Now that you mention it, I am kind of disappointed that the sexism storyline never went anywhere. Pel just gets put on a shuttlecraft (since there are no busses in space), and sent off, never to be heard from again.

Wallace Shawn is a gem, as always.
9. Ed7
@#5: Well, DS9 is a Bajoran station under Federation administration, so presumably they both contribute to its upkeep. So I can see why Bajoran and Federation citizens would get to freely use the station. But either the Bajorans or the Federation would have every right to charge a third party (like, say, Zek) for using the station. And if the cost to the leader of the Ferengi Alliance is some fertilizer, I'd say that's a fair price.
Bastiaan Stapel
10. Stapel
"It cuts the episode off at the knees"

That's indeed what it does. This could have been a very good episode, if several points in the plot would just have been written towards proper endings. As with many TNG episodes, we see a plot with great potential, but lacking the right finishing touch.

Ah, so easy commenting when having the benefits of a rewatch.
Christopher Hatton
11. Xopher
While all the criticism of this episode is completely valid, and it ultimately isn't that good (in several senses), there's one moment that's absolutely priceless.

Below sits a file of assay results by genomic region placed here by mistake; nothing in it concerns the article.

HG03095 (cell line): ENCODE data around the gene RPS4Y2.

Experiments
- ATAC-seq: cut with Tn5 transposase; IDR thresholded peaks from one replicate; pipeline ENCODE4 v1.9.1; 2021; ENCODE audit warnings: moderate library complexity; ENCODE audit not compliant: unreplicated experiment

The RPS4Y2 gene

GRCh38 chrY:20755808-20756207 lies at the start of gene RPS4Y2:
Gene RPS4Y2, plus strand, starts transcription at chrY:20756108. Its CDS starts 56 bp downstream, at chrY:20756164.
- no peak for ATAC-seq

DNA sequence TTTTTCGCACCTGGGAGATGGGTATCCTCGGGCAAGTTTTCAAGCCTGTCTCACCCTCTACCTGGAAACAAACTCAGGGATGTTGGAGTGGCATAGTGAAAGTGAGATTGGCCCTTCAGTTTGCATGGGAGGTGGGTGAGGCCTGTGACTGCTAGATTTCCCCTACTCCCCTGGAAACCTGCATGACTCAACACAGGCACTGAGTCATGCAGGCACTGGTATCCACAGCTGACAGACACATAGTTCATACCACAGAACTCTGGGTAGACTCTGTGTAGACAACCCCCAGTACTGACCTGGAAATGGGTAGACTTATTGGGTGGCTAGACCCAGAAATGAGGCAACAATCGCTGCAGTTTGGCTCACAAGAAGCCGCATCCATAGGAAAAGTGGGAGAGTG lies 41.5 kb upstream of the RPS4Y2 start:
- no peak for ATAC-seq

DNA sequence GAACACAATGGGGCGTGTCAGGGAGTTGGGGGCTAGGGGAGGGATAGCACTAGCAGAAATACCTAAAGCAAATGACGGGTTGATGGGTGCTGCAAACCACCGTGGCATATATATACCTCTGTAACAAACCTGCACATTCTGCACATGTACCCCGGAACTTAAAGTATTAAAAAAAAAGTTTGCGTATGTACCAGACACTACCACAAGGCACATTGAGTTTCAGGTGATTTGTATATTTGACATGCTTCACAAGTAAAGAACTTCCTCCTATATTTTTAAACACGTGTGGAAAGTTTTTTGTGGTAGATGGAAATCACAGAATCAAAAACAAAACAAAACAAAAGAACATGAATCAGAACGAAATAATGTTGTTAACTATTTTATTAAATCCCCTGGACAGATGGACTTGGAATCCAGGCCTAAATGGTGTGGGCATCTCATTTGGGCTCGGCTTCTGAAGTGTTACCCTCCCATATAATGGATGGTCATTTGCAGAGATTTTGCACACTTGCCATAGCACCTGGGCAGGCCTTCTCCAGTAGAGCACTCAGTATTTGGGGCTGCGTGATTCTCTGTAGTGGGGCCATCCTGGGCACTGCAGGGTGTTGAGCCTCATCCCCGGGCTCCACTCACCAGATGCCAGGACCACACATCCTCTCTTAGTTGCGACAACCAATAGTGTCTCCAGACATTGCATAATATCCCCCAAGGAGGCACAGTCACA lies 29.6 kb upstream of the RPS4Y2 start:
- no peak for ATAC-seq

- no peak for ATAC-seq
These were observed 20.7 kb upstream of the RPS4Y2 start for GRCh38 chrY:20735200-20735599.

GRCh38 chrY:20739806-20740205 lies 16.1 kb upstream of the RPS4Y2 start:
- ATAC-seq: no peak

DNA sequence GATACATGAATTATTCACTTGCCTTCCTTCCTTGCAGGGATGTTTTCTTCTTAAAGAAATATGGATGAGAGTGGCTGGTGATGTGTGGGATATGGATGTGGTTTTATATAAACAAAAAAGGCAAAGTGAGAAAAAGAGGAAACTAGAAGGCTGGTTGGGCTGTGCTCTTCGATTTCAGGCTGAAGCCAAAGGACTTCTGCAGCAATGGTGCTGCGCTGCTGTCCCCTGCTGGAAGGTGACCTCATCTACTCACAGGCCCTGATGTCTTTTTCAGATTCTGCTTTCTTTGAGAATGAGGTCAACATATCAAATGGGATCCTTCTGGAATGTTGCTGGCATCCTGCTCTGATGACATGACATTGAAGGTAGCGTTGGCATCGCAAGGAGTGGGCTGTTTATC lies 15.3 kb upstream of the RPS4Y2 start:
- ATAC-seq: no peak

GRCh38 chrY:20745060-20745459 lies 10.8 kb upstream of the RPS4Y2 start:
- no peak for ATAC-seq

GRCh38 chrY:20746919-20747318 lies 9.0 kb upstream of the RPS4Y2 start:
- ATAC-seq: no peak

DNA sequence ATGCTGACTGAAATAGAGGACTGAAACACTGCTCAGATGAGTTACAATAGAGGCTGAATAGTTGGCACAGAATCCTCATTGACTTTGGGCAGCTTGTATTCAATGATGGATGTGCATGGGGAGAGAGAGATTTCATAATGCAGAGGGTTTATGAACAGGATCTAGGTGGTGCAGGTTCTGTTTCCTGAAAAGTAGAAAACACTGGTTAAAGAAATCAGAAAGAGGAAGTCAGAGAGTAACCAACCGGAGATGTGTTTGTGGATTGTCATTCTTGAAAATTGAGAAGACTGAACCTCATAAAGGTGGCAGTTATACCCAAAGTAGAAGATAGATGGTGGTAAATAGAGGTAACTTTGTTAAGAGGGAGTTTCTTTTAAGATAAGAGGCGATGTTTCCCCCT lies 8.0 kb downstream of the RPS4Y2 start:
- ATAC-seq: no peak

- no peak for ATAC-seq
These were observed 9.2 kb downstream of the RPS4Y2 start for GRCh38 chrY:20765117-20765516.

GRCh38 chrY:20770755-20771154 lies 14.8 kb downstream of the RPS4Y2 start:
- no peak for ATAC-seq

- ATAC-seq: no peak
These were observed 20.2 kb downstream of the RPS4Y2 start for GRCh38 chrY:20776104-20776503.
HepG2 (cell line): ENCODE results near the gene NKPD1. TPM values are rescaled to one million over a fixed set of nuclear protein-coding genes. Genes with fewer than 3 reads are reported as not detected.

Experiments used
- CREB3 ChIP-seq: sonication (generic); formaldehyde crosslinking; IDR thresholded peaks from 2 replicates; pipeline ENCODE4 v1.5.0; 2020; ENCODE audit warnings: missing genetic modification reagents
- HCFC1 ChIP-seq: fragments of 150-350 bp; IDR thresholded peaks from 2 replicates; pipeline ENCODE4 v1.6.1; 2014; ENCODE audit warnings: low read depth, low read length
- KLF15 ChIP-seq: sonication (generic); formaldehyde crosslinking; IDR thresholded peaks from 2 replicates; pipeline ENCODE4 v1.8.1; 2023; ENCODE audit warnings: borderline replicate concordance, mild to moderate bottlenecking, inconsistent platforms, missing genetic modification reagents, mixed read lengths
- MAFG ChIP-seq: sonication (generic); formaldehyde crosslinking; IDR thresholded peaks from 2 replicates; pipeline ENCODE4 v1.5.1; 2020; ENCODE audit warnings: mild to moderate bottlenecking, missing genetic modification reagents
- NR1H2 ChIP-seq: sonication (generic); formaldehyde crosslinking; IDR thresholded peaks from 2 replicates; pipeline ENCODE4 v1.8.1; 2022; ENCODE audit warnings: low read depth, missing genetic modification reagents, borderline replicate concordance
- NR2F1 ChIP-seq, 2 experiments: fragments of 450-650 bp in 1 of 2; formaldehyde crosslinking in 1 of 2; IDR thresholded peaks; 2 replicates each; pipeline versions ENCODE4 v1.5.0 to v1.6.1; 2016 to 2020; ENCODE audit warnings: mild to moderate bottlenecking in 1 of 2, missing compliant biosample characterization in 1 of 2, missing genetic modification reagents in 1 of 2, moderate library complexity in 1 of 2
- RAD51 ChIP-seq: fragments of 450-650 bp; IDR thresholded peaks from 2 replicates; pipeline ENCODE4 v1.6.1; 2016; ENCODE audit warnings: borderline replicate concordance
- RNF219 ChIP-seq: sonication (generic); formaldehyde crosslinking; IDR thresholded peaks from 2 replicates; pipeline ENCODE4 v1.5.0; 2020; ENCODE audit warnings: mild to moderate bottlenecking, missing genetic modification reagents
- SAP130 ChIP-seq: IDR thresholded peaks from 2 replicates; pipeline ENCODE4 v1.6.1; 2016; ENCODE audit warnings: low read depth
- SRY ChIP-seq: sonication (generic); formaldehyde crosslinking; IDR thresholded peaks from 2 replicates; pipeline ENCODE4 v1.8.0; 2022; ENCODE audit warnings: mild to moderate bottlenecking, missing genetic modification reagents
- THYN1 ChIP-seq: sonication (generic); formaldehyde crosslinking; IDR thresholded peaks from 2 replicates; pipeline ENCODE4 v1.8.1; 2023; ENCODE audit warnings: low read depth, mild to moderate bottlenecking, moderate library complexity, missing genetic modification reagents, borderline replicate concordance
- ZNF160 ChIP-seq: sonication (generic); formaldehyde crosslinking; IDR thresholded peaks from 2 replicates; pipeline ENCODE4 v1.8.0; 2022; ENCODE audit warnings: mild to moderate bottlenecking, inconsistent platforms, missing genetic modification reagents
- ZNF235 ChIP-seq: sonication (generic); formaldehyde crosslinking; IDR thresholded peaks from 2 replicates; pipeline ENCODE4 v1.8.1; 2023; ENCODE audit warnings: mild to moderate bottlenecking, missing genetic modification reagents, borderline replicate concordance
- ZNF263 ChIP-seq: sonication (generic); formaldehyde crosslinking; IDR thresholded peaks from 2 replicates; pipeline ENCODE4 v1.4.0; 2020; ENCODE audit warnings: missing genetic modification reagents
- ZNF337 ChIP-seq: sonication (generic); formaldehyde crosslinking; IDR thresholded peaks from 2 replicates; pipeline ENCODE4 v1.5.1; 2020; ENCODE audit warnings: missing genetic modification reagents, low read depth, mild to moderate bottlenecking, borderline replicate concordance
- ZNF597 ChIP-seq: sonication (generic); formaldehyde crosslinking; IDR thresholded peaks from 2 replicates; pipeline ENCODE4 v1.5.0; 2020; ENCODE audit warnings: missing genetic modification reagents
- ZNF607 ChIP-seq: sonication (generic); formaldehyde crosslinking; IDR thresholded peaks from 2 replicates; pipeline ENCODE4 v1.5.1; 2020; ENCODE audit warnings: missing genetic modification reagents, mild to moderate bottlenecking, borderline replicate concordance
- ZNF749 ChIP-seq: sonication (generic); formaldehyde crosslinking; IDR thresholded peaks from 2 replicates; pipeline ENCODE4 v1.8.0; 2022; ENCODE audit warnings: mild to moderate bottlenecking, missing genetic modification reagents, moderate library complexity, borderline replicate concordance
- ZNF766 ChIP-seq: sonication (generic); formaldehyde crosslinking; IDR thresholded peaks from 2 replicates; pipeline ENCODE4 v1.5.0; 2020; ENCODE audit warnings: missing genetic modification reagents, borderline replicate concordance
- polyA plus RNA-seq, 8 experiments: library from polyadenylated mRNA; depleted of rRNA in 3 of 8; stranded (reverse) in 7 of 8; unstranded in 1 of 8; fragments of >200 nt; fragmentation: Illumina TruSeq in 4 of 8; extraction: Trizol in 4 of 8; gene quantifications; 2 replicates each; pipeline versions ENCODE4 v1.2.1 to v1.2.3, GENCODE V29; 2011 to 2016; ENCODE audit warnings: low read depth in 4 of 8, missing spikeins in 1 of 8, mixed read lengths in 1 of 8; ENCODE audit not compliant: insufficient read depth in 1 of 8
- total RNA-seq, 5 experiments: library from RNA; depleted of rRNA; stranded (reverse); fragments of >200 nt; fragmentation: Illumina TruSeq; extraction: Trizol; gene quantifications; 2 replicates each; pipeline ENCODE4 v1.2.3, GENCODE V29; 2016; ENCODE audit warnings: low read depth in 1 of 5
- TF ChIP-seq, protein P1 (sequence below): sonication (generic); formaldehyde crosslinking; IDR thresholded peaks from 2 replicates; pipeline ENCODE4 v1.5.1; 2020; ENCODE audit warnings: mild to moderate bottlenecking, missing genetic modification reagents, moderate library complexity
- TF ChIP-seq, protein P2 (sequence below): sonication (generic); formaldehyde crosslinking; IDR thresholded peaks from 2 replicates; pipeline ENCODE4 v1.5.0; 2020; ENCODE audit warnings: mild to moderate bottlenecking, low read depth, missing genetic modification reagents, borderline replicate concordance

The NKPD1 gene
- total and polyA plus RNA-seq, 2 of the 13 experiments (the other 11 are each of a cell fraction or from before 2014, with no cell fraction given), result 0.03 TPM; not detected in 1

Dax tells Pel she knows Pel is in love with Quark, then is astonished when Pel says "he doesn't even know I'm a woman." Note that PEL assumes that Dax knows her gender because she's in love with Quark (pointing to - surprise - a homophobic society among Ferengi) - but Dax thought Pel was male and thought it was sweet that "he" was in love with Quark.

I love that moment.
Christopher Hatton
12. Xopher
Which is also what tortillarat said at 4, in fewer words.

I'll be over here.
Christopher Bennett
13. ChristopherLBennett
What's interesting is how unconvincing Pel's fake ears are. You'd think the male Ferengi would notice that they don't look right, but -- like the characters in all those Shakespeare plays about young women disguising themselves as boys -- they just expect the person they're dealing with to be male because women don't act that way, and so they see what they expect to see and overlook the clues that tip off the person's real sex.